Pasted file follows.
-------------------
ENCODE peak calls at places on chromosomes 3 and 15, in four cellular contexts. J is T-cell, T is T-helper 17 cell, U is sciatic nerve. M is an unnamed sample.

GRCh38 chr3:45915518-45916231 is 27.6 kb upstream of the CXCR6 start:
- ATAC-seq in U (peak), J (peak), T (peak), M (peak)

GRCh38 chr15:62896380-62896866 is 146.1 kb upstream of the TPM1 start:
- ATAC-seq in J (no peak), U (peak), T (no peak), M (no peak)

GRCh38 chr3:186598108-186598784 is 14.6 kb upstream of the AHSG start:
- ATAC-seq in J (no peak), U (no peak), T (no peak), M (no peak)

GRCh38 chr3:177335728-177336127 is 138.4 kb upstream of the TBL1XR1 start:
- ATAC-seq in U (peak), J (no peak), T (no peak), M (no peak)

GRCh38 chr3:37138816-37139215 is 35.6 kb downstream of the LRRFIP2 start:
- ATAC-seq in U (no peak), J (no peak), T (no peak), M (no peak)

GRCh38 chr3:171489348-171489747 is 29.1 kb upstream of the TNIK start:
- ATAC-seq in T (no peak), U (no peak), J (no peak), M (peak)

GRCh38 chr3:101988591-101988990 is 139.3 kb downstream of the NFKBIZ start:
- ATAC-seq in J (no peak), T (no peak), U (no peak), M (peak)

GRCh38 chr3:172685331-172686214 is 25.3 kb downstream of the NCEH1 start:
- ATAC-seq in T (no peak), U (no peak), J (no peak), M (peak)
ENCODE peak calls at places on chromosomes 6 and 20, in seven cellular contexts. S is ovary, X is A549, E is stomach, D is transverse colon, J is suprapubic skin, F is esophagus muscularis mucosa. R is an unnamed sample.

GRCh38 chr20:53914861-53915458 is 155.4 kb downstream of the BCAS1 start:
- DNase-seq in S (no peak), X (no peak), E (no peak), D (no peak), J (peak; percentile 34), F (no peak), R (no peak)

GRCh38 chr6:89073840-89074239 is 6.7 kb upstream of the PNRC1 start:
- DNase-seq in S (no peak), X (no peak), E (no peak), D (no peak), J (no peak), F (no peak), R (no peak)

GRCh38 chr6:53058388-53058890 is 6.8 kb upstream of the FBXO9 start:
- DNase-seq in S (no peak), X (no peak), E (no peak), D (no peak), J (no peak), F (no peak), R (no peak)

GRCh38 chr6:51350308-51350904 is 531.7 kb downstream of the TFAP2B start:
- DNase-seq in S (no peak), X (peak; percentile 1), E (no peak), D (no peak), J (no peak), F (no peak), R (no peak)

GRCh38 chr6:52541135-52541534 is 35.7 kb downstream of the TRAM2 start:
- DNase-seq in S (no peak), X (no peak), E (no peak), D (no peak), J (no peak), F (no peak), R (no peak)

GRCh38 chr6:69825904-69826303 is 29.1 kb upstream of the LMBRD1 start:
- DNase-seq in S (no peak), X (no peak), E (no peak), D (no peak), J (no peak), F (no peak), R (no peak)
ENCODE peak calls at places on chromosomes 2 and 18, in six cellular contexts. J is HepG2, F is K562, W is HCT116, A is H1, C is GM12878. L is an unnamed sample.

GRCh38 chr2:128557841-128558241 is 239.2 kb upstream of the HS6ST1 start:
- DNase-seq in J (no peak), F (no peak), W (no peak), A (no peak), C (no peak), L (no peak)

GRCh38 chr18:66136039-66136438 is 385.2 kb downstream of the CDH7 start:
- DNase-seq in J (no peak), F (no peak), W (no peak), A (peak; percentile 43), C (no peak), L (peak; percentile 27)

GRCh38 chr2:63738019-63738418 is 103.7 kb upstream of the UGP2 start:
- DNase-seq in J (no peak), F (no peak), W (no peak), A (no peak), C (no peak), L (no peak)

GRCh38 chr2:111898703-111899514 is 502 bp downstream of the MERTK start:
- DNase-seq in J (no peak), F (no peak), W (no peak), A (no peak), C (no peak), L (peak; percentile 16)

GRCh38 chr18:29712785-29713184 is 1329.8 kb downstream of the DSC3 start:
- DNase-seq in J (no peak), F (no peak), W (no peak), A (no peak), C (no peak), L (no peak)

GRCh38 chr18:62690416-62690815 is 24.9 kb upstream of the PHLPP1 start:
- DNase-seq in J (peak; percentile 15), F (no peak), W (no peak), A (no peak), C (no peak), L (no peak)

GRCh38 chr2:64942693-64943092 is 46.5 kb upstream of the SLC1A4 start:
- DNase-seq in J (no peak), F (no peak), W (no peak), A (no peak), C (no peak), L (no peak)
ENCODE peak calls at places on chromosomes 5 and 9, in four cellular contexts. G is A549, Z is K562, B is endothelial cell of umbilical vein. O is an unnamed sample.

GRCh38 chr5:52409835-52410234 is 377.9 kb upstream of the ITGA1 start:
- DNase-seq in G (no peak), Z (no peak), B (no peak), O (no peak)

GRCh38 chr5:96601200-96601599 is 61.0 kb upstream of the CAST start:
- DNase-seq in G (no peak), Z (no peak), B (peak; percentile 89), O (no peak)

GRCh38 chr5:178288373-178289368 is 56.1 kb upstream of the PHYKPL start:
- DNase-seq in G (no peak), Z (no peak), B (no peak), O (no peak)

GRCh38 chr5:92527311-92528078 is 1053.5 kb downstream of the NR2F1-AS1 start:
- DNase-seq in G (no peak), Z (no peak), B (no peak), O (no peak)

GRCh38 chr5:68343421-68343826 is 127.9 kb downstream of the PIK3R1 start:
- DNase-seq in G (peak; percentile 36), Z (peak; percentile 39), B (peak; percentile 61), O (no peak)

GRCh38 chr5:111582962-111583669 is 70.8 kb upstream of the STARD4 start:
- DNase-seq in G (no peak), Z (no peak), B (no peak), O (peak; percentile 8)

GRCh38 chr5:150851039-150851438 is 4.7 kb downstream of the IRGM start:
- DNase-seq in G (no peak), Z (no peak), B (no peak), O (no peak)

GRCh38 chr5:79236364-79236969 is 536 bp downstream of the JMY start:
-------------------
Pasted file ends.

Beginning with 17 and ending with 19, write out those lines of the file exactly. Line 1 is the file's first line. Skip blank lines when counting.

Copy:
- ATAC-seq in T (no peak), U (no peak), J (no peak), M (peak)
ENCODE peak calls at places on chromosomes 6 and 20, in seven cellular contexts. S is ovary, X is A549, E is stomach, D is transverse colon, J is suprapubic skin, F is esophagus muscularis mucosa. R is an unnamed sample.

GRCh38 chr20:53914861-53915458 is 155.4 kb downstream of the BCAS1 start: